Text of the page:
3. Let’s address breast care
We aren’t going to enter into the much-trodden debate around breastfeeding and bottle feeding. All that we’ll say is that there are many products to consider for feeding and breast care when it comes to eco-friendliness – such as breast pads (which today come in reusable organic cotton) and nipple creams (which are now available chemical-free, featuring only organic olive oil).
4. Soft as a baby’s…
Don’t be seduced by the lines upon lines of beautifully packaged skin creams for your baby – switch these plastic packaged, chemical-filled creams with simple organic olive or coconut oil.
5. Toys and clothes – Buy second hand, buy smart
Asides from hunting second-hand bargains on eBay for toys and clothes that are given a second lease of life, you can also go green with any new purchases you do have to make. Over recent years there’s been a real surge in eco toy retailers, and planet-friendly kids’ clothes.
Here are some of the biggest names that you may want to check out for toys: Babipur (a specialist for “Sustainable, Ethical, Fairtrade, Safe and Green Toys”); a Toy Garden (currently under a change of ownership, but we’re certain that the green focus will remain) and Oompa Toys (for eco-friendly toys that include everything from rides and swings, to arts and crafts).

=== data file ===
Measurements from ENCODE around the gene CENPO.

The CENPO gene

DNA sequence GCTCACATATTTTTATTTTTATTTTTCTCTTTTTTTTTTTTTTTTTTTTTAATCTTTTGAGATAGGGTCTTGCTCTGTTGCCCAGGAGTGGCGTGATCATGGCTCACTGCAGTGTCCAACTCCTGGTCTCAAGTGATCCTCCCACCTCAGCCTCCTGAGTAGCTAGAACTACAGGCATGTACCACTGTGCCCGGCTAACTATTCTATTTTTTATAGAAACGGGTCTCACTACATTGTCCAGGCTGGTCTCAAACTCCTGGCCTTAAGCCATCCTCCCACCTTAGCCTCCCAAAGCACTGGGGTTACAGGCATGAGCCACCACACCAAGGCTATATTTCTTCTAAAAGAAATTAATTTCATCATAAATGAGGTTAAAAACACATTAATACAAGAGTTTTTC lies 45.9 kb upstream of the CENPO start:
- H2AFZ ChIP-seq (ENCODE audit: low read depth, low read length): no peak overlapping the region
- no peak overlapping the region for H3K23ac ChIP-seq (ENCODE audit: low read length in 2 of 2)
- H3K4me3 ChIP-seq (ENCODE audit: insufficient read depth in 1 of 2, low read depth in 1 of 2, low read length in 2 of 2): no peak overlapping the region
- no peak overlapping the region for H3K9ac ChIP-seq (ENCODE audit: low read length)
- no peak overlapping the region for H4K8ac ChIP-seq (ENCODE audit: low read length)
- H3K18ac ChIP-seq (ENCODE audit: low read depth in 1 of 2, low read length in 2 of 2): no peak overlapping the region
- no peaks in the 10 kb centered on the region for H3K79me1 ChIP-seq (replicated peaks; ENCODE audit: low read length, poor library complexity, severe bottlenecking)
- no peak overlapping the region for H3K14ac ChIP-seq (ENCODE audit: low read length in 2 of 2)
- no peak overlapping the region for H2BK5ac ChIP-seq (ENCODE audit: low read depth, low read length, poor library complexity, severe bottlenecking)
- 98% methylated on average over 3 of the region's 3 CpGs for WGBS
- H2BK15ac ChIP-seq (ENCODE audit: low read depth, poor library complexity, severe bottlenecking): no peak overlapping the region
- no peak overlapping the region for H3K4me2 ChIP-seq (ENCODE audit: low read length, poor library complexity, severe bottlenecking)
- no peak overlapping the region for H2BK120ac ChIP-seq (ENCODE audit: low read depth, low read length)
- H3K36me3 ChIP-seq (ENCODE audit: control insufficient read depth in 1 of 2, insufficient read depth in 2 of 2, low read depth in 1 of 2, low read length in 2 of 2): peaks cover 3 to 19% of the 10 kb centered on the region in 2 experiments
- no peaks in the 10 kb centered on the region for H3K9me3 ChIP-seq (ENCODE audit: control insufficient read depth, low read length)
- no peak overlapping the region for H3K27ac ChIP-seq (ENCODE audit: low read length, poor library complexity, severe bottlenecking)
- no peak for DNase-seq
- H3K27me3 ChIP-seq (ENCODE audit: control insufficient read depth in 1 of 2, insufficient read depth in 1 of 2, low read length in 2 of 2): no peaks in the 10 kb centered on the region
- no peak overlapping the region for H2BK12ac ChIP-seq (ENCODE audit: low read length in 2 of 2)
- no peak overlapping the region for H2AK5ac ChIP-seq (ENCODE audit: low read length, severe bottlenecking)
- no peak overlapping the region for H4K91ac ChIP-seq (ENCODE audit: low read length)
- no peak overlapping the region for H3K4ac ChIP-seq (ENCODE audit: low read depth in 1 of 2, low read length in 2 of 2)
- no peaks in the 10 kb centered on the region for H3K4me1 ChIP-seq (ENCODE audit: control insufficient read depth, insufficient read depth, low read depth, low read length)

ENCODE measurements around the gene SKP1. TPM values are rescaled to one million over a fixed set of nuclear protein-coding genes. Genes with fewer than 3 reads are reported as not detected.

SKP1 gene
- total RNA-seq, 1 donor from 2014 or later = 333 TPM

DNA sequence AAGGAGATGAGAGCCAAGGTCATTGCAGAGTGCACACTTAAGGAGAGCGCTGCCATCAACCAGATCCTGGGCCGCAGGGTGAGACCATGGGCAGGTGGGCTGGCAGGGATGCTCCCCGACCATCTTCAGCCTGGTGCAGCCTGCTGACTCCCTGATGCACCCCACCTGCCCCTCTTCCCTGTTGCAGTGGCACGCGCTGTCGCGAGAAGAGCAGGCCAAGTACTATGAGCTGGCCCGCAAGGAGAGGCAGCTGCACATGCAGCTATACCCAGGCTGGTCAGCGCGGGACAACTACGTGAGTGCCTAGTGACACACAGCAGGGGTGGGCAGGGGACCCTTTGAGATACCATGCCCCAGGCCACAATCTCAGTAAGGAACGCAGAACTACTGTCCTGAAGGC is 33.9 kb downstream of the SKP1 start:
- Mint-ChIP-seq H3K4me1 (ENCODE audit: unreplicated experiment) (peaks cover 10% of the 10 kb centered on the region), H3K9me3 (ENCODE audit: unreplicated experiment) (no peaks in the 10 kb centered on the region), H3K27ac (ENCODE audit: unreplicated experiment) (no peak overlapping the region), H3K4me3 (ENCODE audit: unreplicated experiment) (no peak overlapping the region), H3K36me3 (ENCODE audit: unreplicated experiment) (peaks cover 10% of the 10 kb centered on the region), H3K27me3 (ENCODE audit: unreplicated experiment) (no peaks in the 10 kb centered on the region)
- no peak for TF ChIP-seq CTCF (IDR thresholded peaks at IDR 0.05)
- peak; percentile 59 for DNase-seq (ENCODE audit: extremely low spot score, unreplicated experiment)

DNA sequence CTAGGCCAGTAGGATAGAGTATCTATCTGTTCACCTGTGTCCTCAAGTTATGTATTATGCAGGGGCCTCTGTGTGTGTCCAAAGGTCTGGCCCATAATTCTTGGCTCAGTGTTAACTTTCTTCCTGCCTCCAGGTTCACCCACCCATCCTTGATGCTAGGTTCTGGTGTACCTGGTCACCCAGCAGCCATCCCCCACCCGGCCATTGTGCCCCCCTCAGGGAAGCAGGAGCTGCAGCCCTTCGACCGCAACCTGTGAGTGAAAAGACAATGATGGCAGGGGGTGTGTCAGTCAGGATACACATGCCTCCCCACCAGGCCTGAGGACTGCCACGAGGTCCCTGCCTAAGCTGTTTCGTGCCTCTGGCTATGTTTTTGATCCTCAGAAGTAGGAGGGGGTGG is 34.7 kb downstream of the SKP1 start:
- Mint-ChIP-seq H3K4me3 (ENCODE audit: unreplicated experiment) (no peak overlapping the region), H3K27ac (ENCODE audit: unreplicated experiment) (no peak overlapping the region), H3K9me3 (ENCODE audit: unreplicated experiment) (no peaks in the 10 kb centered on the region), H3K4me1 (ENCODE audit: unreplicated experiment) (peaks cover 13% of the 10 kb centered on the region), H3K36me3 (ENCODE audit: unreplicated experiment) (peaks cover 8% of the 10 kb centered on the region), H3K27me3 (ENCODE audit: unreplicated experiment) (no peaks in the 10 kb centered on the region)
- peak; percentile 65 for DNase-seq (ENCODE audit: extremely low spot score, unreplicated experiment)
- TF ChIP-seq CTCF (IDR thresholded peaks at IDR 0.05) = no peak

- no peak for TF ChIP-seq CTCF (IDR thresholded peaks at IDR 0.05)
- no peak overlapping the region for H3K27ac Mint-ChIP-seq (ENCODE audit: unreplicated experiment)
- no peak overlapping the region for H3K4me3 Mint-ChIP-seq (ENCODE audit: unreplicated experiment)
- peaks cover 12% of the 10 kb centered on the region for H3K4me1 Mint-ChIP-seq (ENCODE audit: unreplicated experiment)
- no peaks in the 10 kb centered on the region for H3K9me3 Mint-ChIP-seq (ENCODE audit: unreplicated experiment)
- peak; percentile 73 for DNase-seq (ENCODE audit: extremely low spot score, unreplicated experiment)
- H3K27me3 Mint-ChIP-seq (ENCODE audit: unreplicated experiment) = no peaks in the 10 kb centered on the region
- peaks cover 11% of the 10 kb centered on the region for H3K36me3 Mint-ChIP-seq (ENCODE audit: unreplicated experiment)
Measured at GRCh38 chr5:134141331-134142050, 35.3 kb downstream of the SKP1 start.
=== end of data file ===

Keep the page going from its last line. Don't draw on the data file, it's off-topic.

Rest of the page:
For your clothes, retailers include Frugi (retailers who stock 100% organic baby clothing); Beaming Baby (who offer a wide range of clothing and essentials for both mother and baby), and Cotton Comfort (where an array of chemical-free cotton clothes can be found).
However, there are some items that you shouldn’t buy second hand – such as your baby’s mattress. Some studies have suggested that there may be a link between such mattresses and an increased chance of sudden infant death syndrome. A further item you should purchase brand new is a car chair (this is since car chairs can suffer from tiny fractures that you can’t see – thus compromising the safety of the seat entirely).
6. Clean up your washing and household chores